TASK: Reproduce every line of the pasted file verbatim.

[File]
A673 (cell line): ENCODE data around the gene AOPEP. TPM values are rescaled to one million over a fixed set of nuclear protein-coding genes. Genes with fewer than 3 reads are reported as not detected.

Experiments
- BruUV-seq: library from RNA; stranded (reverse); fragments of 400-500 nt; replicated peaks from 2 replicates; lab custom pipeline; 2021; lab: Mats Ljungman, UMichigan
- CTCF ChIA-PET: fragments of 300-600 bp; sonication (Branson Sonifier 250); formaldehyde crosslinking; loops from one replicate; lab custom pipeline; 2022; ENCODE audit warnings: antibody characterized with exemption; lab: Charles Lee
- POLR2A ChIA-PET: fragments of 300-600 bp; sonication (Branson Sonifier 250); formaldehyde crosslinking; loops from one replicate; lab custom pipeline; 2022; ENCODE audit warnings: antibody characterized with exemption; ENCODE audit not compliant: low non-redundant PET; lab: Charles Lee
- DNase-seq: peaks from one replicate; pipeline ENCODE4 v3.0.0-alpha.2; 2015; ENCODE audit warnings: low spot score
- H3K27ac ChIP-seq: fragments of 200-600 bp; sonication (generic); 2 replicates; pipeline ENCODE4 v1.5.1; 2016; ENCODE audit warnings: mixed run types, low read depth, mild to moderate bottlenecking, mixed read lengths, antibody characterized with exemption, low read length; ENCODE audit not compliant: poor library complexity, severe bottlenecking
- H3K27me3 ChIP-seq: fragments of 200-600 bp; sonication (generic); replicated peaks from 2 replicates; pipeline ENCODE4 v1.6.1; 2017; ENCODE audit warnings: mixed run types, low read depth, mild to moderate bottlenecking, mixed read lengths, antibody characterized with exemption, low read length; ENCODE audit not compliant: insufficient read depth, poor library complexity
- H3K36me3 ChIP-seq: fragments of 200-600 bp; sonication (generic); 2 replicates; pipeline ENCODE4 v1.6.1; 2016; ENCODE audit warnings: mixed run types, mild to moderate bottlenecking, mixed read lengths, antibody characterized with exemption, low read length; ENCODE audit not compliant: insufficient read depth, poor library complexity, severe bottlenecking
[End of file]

A673 (cell line): ENCODE data around the gene AOPEP. TPM values are rescaled to one million over a fixed set of nuclear protein-coding genes. Genes with fewer than 3 reads are reported as not detected.

Experiments
- BruUV-seq: library from RNA; stranded (reverse); fragments of 400-500 nt; replicated peaks from 2 replicates; lab custom pipeline; 2021; lab: Mats Ljungman, UMichigan
- CTCF ChIA-PET: fragments of 300-600 bp; sonication (Branson Sonifier 250); formaldehyde crosslinking; loops from one replicate; lab custom pipeline; 2022; ENCODE audit warnings: antibody characterized with exemption; lab: Charles Lee
- POLR2A ChIA-PET: fragments of 300-600 bp; sonication (Branson Sonifier 250); formaldehyde crosslinking; loops from one replicate; lab custom pipeline; 2022; ENCODE audit warnings: antibody characterized with exemption; ENCODE audit not compliant: low non-redundant PET; lab: Charles Lee
- DNase-seq: peaks from one replicate; pipeline ENCODE4 v3.0.0-alpha.2; 2015; ENCODE audit warnings: low spot score
- H3K27ac ChIP-seq: fragments of 200-600 bp; sonication (generic); 2 replicates; pipeline ENCODE4 v1.5.1; 2016; ENCODE audit warnings: mixed run types, low read depth, mild to moderate bottlenecking, mixed read lengths, antibody characterized with exemption, low read length; ENCODE audit not compliant: poor library complexity, severe bottlenecking
- H3K27me3 ChIP-seq: fragments of 200-600 bp; sonication (generic); replicated peaks from 2 replicates; pipeline ENCODE4 v1.6.1; 2017; ENCODE audit warnings: mixed run types, low read depth, mild to moderate bottlenecking, mixed read lengths, antibody characterized with exemption, low read length; ENCODE audit not compliant: insufficient read depth, poor library complexity
- H3K36me3 ChIP-seq: fragments of 200-600 bp; sonication (generic); 2 replicates; pipeline ENCODE4 v1.6.1; 2016; ENCODE audit warnings: mixed run types, mild to moderate bottlenecking, mixed read lengths, antibody characterized with exemption, low read length; ENCODE audit not compliant: insufficient read depth, poor library complexity, severe bottlenecking